Although the system and method are illustrated and described herein as embodied in one or more specific examples, it is nevertheless not intended to be limited to the details shown, since various modifications and structural changes may be made therein without departing from the scope of the apparatus, system, and method and within the scope and range of equivalents of the claims. Accordingly, it is appropriate that the appended claims be construed broadly and in a manner consistent with the scope of the apparatus, system, and method, as set forth in the following.

Claims (20)

What is claimed is:
1. A method comprising:
receiving at a satellite terminal interface of a satellite, a join request for a multicast data stream;
determining whether the multicast data stream is presently being transmitted via a plurality of satellite terminal interfaces to a plurality of ground terminals within a same Downlink Broadcast Domain of which the satellite terminal interface is a member, wherein a Downlink Broadcast Domain comprises a set of satellite terminal interface resources shared among satellite terminal interface members of the Downlink Broadcast Domain such that any downlink transmission resources that the satellite terminal interface is allocated for transmission are received by way of membership in the Downlink Broadcast Domain; and
adding an identifier of the satellite terminal interface to a Candidate Outgoing Interface List when the multicast data stream is presently being transmitted within a same Downlink Broadcast Domain of which the satellite terminal interface is a member, wherein the satellite terminal identifier is configured to identify the satellite terminal interface as a duplicate satellite terminal interface already transmitting the multicast data stream within the Downlink Broadcast Domain, wherein when the satellite terminal interface is identified as a duplicate satellite terminal interface for the multicast data stream, the satellite terminal interface does not transmit the multicast data stream unless the identifier of the satellite terminal interface is added to an Outgoing Interface List.
2. The method of claim 1, further comprising maintaining the Outgoing Interface List and transmitting packets of the multicast data stream via satellite terminal interfaces whose respective identifiers are listed in the Outgoing Interface List.
3. The method of claim 2, further comprising moving an identifier of a satellite terminal interface from the Candidate Outgoing Interface List to the Outgoing Interface List when another satellite terminal interface having a same Downlink Broadcast Domain is pruned from the multicast data stream and its corresponding identifier is removed from the Outgoing Interface List.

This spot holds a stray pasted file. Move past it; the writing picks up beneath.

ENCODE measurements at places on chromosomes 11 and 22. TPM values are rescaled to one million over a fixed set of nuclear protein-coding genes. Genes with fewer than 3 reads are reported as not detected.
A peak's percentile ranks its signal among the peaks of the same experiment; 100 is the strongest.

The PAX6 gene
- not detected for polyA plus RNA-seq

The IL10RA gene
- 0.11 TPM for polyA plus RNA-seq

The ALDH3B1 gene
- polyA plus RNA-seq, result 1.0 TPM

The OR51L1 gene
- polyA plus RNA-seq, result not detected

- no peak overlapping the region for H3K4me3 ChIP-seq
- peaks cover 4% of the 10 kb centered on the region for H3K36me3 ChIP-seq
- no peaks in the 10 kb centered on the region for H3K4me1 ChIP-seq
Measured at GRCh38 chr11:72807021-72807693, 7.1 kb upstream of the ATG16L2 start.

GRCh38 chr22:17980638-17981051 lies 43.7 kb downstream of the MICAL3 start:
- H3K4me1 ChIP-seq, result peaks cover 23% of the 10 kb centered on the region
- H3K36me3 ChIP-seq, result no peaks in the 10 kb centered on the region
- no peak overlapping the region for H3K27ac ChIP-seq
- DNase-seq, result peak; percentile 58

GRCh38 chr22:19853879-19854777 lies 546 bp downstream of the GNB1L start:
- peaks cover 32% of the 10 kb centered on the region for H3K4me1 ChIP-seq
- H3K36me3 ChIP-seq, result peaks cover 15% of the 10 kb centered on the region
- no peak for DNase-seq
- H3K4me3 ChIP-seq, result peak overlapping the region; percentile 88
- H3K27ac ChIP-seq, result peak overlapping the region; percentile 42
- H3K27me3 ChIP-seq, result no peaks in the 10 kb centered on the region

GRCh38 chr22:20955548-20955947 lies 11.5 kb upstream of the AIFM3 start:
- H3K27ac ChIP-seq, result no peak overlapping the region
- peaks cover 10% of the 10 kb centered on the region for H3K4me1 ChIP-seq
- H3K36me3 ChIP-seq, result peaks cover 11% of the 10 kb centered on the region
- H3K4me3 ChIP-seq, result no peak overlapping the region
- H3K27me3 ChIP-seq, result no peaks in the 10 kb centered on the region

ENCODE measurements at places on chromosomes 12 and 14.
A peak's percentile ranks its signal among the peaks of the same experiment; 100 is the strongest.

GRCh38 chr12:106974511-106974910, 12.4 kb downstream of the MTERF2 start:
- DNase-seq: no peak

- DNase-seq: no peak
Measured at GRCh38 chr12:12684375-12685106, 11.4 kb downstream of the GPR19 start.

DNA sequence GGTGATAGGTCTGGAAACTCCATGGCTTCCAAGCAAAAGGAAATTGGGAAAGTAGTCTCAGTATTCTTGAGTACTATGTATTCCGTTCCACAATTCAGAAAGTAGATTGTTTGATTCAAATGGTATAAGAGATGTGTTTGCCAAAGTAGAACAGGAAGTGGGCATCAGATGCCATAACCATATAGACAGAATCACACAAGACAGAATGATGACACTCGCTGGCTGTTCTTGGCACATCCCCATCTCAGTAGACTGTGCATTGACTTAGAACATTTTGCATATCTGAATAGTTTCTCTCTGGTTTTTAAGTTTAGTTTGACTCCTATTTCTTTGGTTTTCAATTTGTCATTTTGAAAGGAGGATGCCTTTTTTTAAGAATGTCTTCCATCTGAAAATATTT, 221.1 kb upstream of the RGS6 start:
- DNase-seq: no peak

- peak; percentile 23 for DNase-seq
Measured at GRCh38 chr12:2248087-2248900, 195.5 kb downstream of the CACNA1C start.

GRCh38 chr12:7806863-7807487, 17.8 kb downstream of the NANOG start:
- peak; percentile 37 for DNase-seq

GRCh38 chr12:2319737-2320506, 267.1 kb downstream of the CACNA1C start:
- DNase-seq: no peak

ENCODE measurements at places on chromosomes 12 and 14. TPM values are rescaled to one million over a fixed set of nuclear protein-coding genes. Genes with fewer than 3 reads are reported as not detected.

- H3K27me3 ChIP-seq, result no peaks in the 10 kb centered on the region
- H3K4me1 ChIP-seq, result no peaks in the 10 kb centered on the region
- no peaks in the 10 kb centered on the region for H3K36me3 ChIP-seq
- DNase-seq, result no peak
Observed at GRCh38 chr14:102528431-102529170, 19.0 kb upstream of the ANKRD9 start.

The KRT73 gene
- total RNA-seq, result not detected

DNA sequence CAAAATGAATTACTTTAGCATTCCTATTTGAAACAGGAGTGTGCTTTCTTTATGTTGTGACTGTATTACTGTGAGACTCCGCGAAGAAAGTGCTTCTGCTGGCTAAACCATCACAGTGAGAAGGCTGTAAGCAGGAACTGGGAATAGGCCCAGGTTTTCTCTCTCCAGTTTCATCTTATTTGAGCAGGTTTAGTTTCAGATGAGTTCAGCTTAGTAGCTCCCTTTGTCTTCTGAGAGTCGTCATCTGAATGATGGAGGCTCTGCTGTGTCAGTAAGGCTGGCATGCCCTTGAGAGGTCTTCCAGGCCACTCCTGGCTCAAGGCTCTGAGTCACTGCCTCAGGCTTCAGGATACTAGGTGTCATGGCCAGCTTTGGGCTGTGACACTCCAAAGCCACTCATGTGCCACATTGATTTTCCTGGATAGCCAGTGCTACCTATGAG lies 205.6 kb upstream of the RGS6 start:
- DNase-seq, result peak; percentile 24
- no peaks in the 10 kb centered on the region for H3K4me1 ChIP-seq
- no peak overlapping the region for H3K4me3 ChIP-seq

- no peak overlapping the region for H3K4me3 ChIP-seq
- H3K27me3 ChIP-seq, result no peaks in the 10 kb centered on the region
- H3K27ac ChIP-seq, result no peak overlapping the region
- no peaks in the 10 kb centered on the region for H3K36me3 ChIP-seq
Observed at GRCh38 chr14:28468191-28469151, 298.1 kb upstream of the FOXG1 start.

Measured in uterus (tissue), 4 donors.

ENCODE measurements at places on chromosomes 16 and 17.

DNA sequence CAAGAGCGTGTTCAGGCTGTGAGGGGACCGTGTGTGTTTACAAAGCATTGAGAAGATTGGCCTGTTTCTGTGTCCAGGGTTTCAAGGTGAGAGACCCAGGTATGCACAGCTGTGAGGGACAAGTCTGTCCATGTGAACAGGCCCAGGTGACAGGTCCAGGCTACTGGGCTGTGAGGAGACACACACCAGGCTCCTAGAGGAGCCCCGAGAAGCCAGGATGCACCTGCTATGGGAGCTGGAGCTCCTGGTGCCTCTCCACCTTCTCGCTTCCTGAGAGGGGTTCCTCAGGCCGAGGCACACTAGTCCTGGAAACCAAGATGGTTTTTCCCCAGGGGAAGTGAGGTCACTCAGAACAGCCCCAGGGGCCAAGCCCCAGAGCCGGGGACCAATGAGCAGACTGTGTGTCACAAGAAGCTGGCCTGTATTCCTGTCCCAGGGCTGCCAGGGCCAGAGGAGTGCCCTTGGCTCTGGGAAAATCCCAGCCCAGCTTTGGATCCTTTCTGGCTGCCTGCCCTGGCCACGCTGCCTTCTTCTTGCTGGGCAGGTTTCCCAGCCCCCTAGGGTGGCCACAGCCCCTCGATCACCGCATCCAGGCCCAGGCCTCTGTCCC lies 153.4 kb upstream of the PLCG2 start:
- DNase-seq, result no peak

4. The method of claim 2, further comprising enqueuing packets of the multicast data stream for downlink transmission by the satellite terminal interface based on contents of the Outgoing Interface List.
5. The method of claim 2, further comprising communicating content of the Outgoing Interface List and the Candidate Outgoing Interface List to a router.
6. The method of claim 4, further comprising transmitting the enqueued packets of the multicast data stream from the satellite using the satellite terminal interface.
7. The method of claim 1, further comprising determining a Downlink Transmission Group of which the interface is a part, wherein the Downlink Transmission Group comprises satellite terminals configured to transmit the multicast data stream to ground terminals with the similar RF characteristics.
8. The method of claim 7, further comprising transmitting the packets of the multicast data stream via a virtual interface for which there is no corresponding receiving terminal and that is representative of the Downlink Transmission Group.
9. Logic encoded on one or more tangible media for execution and when executed operable to:
receive at a satellite terminal interface of a satellite, a join request for a multicast data stream;
determine whether the multicast data stream is presently being transmitted via a plurality of satellite terminal interfaces to a plurality of ground terminals within a same Downlink Broadcast Domain of which the satellite terminal interface is a member, wherein a Downlink Broadcast Domain comprises a set of satellite terminal interface resources shared among satellite terminal interface members of the Downlink Broadcast Domain such that any downlink transmission resources that the satellite terminal interface is allocated for transmission are received by way of membership in the Downlink Broadcast Domain; and
add an identifier of the satellite terminal interface to a Candidate Outgoing Interface List when the multicast data stream is presently being transmitted within a same Downlink Broadcast Domain of which the interface is a member, wherein the satellite terminal identifier is configured to identify the satellite terminal interface as a duplicate satellite terminal interface already transmitting the multicast data stream within the Downlink Broadcast Domain, wherein when the satellite terminal interface is identified as a duplicate satellite terminal interface for the multicast data stream, the satellite terminal interface does not transmit the multicast data stream unless the identifier of the satellite terminal interface is added to an Outgoing Interface List.